The New East End: kinship, race and conflict By Geoff Dench, Kate Gavron and Michael Young Profile Books pound;15
Lord Young of Dartington, who died in 2002, was the author of the welfare state manifesto of 1945 and of The Rise of the Meritocracy (1958) besides being the creator of the Consumers' Association and the inspiration for the Open University. His achievements and influence were immense.
One of the first publications from the Institute of Community Studies, which Michael Young founded in 1952 in Victoria Square in his beloved East End, was Family and Kinship in East London, written with Peter Willmott and published in 1957. This book is the sequel which, as its title signals, charts a profound change in the East End. It focuses on the borough of Tower Hamlets and the experiences of the newly arrived Bangladeshi community and the remaining but progressively alienated white residents. It tells a very different story from the first book: the binding forces within the area are still "family" and small "family businesses", but among the Bangladeshi rather than the fragmenting white community.
Perhaps it's this family factor which is contributing to the remarkable progress in educational achievements by Bangladeshi pupils. At least that's one of the conclusions of the authors in an excellent chapter on education and segregation. It also exposes three other vital issues.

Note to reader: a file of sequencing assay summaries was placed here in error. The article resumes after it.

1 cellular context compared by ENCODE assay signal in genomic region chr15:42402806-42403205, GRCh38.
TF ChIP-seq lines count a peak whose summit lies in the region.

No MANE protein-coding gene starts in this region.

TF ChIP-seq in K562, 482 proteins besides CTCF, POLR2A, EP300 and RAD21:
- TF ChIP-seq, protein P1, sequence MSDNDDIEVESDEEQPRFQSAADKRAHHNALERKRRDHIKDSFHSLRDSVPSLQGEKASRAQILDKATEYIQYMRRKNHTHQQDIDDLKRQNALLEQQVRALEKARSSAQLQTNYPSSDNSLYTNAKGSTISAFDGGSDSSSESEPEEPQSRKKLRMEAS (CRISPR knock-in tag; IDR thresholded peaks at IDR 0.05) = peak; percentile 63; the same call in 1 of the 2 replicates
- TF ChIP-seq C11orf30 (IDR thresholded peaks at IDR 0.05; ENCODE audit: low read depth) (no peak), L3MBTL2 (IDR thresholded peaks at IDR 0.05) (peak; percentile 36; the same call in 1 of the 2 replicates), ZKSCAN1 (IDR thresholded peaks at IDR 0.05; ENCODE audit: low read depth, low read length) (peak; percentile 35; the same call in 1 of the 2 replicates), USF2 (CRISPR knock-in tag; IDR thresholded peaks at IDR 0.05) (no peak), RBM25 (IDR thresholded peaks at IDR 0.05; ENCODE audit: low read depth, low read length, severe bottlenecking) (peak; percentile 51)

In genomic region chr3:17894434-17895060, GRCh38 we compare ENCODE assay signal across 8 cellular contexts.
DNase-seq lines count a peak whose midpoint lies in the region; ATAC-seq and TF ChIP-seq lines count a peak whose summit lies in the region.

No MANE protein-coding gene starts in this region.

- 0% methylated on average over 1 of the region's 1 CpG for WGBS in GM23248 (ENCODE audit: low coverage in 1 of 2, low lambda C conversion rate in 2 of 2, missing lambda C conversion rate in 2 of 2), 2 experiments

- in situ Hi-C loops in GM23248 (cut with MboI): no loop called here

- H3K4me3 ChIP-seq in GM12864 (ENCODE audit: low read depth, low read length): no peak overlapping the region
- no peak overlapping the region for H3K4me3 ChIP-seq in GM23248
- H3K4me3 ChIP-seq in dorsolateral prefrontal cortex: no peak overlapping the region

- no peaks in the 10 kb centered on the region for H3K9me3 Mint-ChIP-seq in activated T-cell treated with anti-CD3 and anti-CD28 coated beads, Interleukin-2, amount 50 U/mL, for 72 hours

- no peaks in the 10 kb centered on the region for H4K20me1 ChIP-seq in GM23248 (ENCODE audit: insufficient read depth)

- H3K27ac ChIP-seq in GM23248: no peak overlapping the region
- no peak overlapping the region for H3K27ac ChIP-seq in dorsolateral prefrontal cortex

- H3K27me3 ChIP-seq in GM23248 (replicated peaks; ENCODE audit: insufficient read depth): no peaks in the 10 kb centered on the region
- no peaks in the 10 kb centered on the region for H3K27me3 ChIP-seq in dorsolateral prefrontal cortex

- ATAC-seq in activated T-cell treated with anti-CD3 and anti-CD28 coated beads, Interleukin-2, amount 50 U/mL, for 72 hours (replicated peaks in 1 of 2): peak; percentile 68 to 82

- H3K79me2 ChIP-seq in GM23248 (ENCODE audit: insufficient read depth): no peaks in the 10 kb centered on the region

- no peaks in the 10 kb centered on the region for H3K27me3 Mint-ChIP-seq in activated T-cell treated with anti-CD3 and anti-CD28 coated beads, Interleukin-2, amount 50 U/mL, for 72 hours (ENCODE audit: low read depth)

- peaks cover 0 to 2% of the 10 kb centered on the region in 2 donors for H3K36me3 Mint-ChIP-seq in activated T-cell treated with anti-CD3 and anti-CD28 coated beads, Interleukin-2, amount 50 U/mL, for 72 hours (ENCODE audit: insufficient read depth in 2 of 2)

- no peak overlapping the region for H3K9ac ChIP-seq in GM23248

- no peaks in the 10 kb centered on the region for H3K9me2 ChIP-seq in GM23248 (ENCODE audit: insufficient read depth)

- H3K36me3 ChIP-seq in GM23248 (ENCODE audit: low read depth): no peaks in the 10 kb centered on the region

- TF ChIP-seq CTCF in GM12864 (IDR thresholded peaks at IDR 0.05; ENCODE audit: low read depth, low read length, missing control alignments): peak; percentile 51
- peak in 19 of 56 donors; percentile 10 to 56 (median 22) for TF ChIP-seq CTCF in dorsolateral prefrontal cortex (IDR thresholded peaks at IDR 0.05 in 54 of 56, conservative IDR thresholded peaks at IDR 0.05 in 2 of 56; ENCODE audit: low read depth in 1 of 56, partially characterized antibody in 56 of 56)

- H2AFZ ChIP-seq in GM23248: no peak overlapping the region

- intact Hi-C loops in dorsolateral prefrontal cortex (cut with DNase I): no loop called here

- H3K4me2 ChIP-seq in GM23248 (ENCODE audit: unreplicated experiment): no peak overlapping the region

First, it makes clear the tireless efforts of individual and teams of teachers whose expertise, commitment and energy are at the heart of the remarkable success story of most Tower Hamlets schools, and Bangladeshi pupils in particular. Second, through the testimony of witnesses, the book underlines the importance of support staff who live and are known in the area the schools serve, and who promote tolerance and respect among pupils from different races in the playground and in the corridors, when outside the school gate mutual suspicion and mistrust often spills over into violence. The third point relates to this, for much of the work of headteachers and senior staff can be taken up with living with the consequences of race-related "incidents" which occur frequently in the evenings and weekends but sometimes alarmingly at the end of the school day. The schools' success is the more remarkable.
Finally, no one reading this chapter can be in any doubt that unless the current education bill addresses the issue of covert selection along race lines by some faith schools, we are storing up problems in London which will make Northern Ireland look like a tea party. As HG Wells, another writer influenced by a very different east London, once said: "It's a race between education and catastrophe".